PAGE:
Aberdeen maintains reduced ILS allocation after losses

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Aberdeen Standard Investments intends to persist with insurance-linked securities (ILS) as a core diversifying asset class within its diversified funds despite experiencing losses after the last two years of catastrophe events.

aberdeen-standard-investmentsThe Chairman of the Aberdeen Diversified Income and Growth Trust plc said that the performance of their ILS allocation had proven “unsatisfactory” which has resulted in a near halving of the amount invested in the asset class.

The managers explained that “an exceptional series of natural disasters across the globe including hurricanes, typhoons and wildfires” drove losses to the ILS allocations within the investment fund, with further impacts coming through loss creep as well.

“Risk cannot be disassociated from the diversified range of investment opportunities identified by our Investment Managers and the Company’s experience with ILS is an unfortunate example of this,” Chairman of the fund James Long explained.

The Aberdeen fund’s investment managers Mike Brooks and Tony Foster went into more detail on the impacts and resulting change in allocation to ILS and reinsurance linked investments.

The managers elected to reduce the allocation to ILS from 9.1% of net assets to 5.4%, which given the fund in question had total assets of roughly £470 million as of the end of March 2019 is not an insignificant sum.

The reduction was largely due to the impacts of losses following catastrophic storms and wildfires in Autumn of 2018, the managers said.

However, despite the disappointing performance experienced, the managers are set to persist with the asset class.

“ILS has the potential to produce attractive returns not correlated with those from mainstream asset classes. We think that this readily justifies its place in a diversified portfolio and so, as we outline below, we have decided to maintain some exposure to the asset class,” they explained.

The investment managers further explained that the impact of losses to the ILS and reinsurance linked investment portfolio was more than -3% to the portfolio over a six month period, which they said is “obviously very disappointing to us.”

However, despite this the managers are electing to persist and maintain a decent sized allocation to the ILS asset class, given the potential to deliver attractive returns over the longer-term.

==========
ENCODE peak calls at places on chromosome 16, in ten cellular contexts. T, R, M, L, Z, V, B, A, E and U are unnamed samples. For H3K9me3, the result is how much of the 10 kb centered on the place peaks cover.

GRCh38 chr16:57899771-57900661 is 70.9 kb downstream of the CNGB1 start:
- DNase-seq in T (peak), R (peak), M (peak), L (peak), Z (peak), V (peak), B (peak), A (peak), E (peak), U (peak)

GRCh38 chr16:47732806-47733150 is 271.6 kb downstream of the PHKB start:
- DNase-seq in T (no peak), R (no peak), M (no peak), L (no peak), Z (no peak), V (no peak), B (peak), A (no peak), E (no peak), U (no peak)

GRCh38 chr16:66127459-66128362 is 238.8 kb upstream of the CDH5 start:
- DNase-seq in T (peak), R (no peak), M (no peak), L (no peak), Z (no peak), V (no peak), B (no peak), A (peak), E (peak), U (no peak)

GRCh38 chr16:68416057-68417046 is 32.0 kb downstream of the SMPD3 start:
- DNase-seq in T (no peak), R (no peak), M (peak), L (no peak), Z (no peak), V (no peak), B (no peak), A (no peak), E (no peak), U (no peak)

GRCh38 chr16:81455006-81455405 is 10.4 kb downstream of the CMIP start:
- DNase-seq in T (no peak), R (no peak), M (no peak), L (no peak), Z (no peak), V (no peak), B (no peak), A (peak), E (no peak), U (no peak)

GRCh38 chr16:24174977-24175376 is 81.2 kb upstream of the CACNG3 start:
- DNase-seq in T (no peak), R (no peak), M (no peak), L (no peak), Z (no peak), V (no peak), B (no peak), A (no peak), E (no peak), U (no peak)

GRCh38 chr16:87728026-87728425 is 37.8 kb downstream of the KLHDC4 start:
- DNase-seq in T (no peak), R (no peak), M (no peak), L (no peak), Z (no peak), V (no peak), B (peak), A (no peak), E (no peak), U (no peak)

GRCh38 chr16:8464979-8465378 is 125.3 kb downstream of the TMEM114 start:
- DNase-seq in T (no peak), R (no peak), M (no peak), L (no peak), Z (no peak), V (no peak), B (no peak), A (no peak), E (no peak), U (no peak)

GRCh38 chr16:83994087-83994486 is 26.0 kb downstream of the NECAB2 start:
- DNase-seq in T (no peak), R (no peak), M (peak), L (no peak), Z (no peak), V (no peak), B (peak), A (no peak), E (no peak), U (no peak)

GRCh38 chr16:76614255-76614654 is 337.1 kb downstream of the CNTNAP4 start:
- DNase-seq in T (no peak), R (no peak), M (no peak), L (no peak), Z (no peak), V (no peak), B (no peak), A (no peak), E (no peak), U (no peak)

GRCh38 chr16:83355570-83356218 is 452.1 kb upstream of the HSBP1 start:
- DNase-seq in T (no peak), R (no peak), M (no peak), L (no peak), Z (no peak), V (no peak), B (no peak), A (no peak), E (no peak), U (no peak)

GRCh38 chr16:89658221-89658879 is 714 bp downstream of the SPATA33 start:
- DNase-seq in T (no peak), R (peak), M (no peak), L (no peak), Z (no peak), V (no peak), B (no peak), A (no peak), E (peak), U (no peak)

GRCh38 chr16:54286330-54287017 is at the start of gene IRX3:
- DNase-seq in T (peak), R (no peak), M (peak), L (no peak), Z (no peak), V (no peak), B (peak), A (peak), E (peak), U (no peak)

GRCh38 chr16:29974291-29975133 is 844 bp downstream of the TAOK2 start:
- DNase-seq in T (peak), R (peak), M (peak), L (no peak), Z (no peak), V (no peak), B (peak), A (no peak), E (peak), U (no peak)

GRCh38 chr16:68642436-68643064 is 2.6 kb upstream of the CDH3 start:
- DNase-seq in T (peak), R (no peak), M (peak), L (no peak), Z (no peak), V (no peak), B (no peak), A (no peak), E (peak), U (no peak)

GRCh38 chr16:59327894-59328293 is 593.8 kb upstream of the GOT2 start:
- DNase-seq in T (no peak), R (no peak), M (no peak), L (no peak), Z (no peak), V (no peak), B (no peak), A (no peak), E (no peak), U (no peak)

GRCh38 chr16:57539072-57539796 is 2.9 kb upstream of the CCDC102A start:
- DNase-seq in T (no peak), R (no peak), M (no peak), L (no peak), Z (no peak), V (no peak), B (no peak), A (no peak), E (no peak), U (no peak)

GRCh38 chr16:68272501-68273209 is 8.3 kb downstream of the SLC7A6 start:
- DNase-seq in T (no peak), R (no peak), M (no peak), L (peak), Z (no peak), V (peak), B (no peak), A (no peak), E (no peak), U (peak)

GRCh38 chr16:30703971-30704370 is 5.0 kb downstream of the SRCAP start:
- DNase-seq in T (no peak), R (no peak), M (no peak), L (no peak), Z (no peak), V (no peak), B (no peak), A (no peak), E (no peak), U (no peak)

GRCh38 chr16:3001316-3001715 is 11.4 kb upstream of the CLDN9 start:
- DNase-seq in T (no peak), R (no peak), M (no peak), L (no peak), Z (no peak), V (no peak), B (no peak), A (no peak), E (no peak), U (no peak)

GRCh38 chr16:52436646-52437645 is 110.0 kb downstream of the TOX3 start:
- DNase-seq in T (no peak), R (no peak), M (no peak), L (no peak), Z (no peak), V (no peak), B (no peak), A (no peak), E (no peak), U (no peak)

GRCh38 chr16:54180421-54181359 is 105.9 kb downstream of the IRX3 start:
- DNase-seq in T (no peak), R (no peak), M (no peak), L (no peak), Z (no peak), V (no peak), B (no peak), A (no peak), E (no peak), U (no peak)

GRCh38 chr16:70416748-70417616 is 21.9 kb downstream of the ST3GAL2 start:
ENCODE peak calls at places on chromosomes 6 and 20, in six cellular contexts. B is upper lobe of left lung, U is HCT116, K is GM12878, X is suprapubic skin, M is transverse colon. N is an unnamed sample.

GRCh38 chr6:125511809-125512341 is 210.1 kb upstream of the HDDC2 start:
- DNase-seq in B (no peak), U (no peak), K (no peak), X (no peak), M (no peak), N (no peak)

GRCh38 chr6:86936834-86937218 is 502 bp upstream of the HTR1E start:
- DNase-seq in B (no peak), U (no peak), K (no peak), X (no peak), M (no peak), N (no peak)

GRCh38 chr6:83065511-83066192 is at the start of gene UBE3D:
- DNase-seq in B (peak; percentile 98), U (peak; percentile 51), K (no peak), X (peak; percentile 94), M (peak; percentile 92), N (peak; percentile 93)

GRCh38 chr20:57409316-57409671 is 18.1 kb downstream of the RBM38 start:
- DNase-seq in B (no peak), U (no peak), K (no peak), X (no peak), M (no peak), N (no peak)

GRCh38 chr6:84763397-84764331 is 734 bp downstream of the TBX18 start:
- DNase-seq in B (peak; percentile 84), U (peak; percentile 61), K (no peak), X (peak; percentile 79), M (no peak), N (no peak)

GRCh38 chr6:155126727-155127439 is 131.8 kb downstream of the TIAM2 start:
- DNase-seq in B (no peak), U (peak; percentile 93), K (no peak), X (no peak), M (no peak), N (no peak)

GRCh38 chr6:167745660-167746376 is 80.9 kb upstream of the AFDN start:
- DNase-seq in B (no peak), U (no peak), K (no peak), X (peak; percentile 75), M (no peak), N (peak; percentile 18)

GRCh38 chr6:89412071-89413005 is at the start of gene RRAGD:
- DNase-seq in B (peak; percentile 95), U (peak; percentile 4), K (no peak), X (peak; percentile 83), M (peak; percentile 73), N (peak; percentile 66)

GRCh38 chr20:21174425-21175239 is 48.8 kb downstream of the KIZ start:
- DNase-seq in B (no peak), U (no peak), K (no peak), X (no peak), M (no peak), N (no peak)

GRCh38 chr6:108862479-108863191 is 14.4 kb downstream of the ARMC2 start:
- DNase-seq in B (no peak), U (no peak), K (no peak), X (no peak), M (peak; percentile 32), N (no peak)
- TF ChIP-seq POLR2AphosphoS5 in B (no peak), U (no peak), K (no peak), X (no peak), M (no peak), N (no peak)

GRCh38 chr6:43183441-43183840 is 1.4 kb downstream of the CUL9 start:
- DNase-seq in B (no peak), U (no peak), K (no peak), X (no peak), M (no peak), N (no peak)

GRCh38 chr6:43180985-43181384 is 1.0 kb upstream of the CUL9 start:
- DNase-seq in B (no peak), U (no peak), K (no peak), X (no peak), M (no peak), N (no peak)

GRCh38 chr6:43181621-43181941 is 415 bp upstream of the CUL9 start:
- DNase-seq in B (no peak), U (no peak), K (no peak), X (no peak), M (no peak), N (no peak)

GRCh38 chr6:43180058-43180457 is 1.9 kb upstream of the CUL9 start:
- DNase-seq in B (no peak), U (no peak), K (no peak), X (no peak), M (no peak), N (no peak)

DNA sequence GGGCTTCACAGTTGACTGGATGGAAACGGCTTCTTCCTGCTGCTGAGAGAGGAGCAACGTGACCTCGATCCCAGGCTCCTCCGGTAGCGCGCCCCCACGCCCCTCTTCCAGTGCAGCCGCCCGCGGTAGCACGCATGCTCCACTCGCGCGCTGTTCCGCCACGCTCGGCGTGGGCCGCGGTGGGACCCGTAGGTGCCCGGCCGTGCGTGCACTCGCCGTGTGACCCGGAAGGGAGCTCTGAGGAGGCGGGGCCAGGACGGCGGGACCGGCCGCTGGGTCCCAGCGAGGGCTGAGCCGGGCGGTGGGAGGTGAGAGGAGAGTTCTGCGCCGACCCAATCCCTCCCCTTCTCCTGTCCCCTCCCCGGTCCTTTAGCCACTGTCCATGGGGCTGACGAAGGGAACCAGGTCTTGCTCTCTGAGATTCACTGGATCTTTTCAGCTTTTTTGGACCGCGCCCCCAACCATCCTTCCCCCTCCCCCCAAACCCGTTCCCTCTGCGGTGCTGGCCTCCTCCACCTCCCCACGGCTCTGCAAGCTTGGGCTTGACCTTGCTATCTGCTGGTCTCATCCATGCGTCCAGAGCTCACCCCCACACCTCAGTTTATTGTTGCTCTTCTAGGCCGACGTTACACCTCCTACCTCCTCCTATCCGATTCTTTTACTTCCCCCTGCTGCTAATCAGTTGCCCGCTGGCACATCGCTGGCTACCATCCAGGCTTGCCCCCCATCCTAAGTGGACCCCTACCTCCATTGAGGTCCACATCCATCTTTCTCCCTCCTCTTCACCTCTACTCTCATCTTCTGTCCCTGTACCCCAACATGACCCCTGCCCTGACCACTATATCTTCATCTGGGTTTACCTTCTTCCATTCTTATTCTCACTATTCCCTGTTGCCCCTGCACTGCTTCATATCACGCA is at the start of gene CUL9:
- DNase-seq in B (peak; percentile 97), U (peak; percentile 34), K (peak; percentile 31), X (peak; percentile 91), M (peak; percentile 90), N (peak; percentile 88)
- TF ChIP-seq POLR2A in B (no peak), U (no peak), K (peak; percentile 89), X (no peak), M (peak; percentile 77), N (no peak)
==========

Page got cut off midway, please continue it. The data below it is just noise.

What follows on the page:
Given the impacts of 35% of NAV or more to ILS funds the managers allocated to, one of which is Markel CATCo, as well as the issues surrounding the departure of CATCo’s leadership and the inquiry into its reserves, the Aberdeen managers “undertook a thorough reassessment of our exposure to the asset class.”

They noted that there is an expectation of some return of assets from Markel CATCo’s listed Reinsurance Opportunities fund, as the contracts run-off and so most of the Aberdeen ILS allocation is not technically on-risk for new losses in 2019 anyway.

“With catastrophe premiums continuing to rise as a result of the events in 2017 and 2018, we concluded that our current level of exposure (5.4% of net assets) to this diversifying asset class was appropriate,” the managers said.

Of the ILS investments that are still on-risk the majority is in another Markel CATCo allocation, to what appears to be the 2018 issue of the Markel CATCo Reinsurance Fund Ltd. private fund the manager operates.

After the steps taken at Markel to resolve the Markel CATCo issues and install fresh oversight, the opinion at Aberdeen is that the outlook has improved.

The managers explained, “We take a positive view of the new management arrangements for this fund although, so far, the regulatory review is still ongoing.”

Adding that, “We will have a further opportunity to switch our holding into a run-off share class in the autumn should we think that appropriate.”

The Aberdeen fund’s other allocations to ILS are through the Blue Capital Management operated listed reinsurance vehicle Blue Capital Reinsurance Holdings, which has also seen a decline in its valuation.

Still, the manager holds roughly £22.4 million of ILS assets and clearly sees the benefits of maintaining a level of allocation to reinsurance and the ILS asset class.

Many of these multi-asset class managers have been reassessing their ILS positions in recent months and it will be interesting to see whether any new, more liquid or equity based ILS fund offerings emerge, as multi-asset class managers look to what other opportunities in ILS that suit their mandates may become available.

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